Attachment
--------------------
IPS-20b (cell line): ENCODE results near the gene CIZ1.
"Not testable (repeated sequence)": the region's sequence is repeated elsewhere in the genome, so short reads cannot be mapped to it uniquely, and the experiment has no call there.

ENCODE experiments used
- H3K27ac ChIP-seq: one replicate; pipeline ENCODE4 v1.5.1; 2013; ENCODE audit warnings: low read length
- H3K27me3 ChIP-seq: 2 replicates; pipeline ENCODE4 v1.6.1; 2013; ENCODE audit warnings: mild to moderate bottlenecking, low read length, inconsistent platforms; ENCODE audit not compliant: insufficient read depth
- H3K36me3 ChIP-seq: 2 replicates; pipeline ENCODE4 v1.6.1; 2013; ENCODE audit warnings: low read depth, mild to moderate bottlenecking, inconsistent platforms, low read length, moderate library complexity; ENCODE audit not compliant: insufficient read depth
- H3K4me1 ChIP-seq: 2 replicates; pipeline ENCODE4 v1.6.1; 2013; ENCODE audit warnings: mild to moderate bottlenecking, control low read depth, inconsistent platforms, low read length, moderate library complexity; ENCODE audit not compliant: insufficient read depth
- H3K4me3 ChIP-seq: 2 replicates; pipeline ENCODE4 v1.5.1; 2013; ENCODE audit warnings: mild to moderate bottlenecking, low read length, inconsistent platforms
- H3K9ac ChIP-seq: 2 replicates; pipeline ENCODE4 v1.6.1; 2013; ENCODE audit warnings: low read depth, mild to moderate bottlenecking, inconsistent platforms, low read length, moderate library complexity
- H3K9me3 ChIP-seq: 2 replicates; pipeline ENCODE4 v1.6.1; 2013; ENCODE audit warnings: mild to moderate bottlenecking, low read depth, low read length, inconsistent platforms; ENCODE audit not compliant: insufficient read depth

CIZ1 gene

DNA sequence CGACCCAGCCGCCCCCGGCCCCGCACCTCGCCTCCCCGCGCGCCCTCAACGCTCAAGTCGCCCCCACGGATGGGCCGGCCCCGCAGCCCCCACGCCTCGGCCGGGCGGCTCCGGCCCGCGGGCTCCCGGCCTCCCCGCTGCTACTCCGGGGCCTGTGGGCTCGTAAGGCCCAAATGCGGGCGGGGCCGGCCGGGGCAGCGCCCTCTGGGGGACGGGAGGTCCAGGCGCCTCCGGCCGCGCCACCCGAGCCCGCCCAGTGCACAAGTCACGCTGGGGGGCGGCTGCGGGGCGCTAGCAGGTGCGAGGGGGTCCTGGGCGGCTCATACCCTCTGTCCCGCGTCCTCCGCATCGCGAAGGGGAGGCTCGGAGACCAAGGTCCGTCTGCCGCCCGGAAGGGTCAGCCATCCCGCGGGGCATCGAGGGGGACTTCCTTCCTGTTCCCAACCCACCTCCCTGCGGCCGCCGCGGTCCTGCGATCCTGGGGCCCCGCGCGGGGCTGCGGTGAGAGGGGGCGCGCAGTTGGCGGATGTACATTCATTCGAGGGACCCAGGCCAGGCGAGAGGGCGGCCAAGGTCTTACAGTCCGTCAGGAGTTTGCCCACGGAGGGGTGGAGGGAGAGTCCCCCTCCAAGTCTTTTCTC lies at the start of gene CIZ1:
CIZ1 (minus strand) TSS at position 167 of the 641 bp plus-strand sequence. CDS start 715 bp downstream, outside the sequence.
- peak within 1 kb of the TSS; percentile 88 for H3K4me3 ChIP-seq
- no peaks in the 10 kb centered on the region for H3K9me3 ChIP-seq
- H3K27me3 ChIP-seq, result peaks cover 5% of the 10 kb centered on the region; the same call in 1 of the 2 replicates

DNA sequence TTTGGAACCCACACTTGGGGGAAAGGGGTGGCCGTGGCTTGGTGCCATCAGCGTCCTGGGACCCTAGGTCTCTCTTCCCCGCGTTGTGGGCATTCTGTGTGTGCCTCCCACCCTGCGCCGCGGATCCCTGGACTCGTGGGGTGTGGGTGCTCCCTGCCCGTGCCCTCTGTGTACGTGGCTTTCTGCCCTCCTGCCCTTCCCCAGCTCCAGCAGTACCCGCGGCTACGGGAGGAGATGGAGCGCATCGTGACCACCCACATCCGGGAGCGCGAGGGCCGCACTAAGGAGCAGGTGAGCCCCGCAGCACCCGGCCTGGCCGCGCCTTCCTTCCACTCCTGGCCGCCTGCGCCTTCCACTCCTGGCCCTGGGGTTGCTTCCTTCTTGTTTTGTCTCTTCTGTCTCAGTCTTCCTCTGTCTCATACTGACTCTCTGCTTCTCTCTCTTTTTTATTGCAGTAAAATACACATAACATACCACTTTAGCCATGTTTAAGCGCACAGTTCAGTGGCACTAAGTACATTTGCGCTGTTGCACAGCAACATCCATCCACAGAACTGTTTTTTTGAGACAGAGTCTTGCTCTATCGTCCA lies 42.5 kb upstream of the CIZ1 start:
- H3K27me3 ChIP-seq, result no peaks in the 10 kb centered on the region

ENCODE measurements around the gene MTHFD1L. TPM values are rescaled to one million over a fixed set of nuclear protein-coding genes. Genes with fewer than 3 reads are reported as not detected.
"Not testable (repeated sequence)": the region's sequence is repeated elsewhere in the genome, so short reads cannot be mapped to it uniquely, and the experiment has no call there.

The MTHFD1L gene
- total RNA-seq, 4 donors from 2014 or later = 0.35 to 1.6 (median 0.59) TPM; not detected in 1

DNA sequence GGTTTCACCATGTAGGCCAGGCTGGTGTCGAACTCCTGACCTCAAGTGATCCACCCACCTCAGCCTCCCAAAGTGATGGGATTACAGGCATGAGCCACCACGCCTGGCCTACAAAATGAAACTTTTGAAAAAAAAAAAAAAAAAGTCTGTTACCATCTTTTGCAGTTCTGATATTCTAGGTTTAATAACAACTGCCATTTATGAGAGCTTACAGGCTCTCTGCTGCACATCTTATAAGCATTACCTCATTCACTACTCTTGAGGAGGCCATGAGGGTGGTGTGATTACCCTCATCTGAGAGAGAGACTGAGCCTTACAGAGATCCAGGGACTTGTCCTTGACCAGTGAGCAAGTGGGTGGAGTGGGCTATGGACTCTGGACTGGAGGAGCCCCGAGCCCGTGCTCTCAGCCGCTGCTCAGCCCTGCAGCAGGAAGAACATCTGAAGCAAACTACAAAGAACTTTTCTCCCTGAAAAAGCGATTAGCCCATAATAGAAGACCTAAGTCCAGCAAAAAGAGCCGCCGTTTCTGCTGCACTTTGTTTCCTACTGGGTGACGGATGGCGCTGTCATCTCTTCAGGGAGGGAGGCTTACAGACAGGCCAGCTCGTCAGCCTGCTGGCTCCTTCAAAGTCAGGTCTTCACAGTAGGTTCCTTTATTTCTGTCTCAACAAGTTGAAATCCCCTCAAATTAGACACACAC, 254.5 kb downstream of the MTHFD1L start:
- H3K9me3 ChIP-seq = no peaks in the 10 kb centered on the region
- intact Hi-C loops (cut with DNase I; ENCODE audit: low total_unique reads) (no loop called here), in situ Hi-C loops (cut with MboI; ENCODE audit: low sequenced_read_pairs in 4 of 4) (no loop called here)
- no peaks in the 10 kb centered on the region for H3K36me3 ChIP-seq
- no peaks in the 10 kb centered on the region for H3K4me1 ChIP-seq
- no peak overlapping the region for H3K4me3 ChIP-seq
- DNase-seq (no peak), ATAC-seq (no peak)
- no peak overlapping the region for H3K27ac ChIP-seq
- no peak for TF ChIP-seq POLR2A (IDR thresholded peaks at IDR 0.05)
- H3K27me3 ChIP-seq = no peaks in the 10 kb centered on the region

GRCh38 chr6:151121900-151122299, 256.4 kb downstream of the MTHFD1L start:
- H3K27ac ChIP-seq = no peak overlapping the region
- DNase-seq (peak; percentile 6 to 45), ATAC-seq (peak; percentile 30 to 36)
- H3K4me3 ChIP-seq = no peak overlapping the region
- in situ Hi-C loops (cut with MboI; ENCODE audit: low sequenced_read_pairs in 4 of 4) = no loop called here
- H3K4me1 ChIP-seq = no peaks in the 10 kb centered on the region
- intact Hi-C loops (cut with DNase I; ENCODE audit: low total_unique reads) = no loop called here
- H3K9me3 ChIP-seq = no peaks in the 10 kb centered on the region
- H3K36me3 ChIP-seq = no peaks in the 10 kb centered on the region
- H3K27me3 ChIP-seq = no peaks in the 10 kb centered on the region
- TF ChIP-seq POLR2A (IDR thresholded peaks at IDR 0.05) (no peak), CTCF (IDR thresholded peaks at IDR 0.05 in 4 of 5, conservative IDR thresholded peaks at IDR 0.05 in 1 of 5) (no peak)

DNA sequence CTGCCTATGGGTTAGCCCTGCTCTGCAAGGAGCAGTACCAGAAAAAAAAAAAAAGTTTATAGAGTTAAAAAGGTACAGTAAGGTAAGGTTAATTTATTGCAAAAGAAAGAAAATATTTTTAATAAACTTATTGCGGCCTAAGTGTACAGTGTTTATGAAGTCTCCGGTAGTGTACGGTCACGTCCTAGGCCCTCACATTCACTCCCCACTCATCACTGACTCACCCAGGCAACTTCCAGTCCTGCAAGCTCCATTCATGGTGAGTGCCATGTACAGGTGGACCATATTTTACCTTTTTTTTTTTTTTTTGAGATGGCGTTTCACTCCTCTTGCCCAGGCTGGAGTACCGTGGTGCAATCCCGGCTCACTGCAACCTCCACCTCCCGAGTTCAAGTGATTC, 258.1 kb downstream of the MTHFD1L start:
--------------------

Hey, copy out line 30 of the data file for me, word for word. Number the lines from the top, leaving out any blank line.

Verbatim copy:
- no peak overlapping the region for H3K27ac ChIP-seq